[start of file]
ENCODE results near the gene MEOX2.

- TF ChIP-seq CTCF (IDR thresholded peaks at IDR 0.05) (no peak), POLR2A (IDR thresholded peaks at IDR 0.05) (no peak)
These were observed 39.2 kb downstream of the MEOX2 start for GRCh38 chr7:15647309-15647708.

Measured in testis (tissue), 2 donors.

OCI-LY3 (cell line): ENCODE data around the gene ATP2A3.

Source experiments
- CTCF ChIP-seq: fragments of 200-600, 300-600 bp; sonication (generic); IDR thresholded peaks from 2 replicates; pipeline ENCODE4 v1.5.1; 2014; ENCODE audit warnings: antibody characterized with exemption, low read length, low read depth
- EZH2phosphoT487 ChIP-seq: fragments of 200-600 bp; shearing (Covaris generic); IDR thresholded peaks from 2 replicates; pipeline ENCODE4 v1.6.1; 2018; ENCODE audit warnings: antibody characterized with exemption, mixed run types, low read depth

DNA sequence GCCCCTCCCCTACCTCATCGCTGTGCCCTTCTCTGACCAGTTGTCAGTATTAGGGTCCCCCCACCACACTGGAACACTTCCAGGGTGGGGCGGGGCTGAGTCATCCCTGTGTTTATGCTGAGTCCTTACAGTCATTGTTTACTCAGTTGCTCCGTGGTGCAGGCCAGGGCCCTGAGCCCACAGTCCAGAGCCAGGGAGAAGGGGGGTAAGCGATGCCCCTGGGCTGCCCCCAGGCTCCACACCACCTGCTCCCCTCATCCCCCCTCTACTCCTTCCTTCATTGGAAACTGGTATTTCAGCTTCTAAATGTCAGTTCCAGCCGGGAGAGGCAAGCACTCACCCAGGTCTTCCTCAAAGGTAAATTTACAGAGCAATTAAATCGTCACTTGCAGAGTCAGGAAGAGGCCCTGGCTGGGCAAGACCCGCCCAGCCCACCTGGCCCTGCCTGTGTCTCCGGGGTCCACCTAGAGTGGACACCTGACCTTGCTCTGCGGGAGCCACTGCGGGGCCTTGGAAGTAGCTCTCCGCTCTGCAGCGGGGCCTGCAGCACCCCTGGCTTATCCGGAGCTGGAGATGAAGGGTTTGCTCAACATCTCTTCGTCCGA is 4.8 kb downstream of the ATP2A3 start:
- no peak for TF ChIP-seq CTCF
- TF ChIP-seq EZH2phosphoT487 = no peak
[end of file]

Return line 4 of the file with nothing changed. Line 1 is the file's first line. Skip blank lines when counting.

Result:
Measured in testis (tissue), 2 donors.